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ABSTRACT: Translesion synthesis DNA polymerases contribute to DNA damage tolerance by mediating replication of damaged templates. Due to the low fidelity of these enzymes, lesion bypass is often mutagenic. We have previously shown that, in Saccharomyces cerevisiae, the contribution of the error-prone DNA polymerase zeta (Polzeta) to replication and mutagenesis is greatly enhanced if the normal replisome is defective due to mutations in replication genes. Here we present evidence that this defective-replisome-induced mutagenesis (DRIM) results from the participation of Polzeta in the copying of undamaged DNA rather than from mutagenic lesion bypass. First, DRIM is not elevated in strains that have a high level of endogenous DNA lesions due to defects in nucleotide excision repair or base excision repair pathways. Second, DRIM remains unchanged when the level of endogenous oxidative DNA damage is decreased by using anaerobic growth conditions. Third, analysis of the spectrum of mutations occurring during DRIM reveals the characteristic error signature seen during replication of undamaged DNA by Polzeta in vitro. These results extend earlier findings in Escherichia coli indicating that Y-family DNA polymerases can contribute to the copying of undamaged DNA. We also show that exposure of wild-type yeast cells to the replication inhibitor hydroxyurea causes a Polzeta-dependent increase in mutagenesis. This suggests that DRIM represents a response to replication impediment per se rather than to specific defects in the replisome components.Genetics 10/2009; 184(1):27-42. DOI:10.1534/genetics.109.107482 · 4.87 Impact Factor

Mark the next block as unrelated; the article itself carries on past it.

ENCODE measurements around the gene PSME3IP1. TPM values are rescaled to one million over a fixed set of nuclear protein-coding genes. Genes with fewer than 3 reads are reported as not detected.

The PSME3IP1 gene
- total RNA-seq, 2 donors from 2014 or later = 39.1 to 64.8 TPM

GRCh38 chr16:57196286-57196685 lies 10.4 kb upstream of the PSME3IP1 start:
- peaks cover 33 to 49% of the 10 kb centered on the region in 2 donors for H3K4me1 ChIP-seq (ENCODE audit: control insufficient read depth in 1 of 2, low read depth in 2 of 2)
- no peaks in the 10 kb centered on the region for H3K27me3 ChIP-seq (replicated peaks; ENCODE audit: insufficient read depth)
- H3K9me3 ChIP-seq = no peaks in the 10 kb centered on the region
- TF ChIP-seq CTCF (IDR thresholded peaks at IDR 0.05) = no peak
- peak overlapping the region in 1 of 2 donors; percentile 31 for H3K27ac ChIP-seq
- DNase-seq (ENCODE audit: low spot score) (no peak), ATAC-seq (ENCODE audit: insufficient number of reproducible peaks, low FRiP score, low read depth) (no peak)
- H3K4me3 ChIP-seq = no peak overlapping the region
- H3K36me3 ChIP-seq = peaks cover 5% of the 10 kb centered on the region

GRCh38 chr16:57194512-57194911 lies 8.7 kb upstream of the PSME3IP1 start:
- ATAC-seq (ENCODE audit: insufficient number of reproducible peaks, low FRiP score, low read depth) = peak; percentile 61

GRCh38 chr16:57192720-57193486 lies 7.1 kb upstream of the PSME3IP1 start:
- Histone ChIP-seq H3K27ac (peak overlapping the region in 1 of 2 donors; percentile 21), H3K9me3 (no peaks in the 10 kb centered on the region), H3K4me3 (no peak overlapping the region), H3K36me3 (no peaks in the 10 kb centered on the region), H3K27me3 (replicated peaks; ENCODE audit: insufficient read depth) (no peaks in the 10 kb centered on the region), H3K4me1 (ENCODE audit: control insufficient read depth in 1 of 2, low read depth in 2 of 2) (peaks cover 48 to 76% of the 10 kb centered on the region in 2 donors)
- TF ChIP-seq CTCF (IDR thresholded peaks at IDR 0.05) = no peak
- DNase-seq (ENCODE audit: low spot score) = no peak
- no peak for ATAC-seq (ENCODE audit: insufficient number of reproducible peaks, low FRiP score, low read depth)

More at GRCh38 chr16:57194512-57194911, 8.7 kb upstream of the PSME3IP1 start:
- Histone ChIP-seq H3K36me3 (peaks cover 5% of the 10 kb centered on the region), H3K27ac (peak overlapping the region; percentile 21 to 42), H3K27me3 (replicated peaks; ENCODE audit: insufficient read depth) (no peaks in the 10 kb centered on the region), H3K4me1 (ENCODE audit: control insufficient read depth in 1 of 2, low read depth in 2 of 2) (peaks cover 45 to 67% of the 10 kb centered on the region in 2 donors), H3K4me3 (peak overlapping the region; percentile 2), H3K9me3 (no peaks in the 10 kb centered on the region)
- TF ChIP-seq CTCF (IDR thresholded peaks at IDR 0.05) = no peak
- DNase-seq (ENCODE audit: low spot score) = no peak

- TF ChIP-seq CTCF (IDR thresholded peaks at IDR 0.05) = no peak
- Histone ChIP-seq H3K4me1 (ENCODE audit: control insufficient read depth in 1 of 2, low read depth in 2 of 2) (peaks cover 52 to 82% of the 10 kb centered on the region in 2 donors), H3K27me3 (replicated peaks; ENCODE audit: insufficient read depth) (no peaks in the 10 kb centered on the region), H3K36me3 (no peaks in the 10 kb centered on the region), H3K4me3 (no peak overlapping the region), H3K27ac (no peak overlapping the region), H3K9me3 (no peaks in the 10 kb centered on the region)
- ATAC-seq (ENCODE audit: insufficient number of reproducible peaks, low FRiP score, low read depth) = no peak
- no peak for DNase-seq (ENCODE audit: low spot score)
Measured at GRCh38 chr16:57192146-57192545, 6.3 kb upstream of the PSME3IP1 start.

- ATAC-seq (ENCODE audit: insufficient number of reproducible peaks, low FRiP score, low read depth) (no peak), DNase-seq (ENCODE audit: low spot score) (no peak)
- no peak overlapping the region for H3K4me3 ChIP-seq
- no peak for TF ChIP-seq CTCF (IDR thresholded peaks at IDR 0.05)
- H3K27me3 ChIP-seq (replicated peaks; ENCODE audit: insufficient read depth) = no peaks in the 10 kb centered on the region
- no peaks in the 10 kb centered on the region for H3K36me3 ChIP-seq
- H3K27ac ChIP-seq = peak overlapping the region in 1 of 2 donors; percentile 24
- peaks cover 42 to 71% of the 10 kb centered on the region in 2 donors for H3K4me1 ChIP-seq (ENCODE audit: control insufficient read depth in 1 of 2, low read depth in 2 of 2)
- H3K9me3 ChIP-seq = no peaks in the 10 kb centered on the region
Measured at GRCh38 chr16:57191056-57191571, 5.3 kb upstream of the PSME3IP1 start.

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ABSTRACT: DNA polymerase zeta (Polzeta) participates in translesion DNA synthesis and is involved in the generation of the majority of mutations induced by DNA damage. The mechanisms that license access of Polzeta to the primer terminus and regulate the extent of its participation in genome replication are poorly understood. The Polzeta-dependent damage-induced mutagenesis requires monoubiquitination of proliferating cell nuclear antigen (PCNA) that is triggered by exposure to mutagens. We show that Polzeta contributes to DNA replication and causes mutagenesis not only in response to DNA damage but also in response to malfunction of normal replicative machinery due to mutations in replication genes. These replication defects lead to ubiquitination of PCNA even in the absence of DNA damage. Unlike damage-induced mutagenesis, the Polzeta-dependent spontaneous mutagenesis in replication mutants is reduced in strains defective in both ubiquitination and sumoylation of Lys164 of PCNA. Additionally, studies of a PCNA mutant defective for functional interactions with Polzeta, but not for monoubiquitination by the Rad6/Rad18 complex demonstrate a role for PCNA in regulating the mutagenic activity of Polzeta separate from its modification at Lys164.The EMBO Journal 10/2006; 25(18):4316-25. DOI:10.1038/sj.emboj.7601320 · 10.75 Impact Factor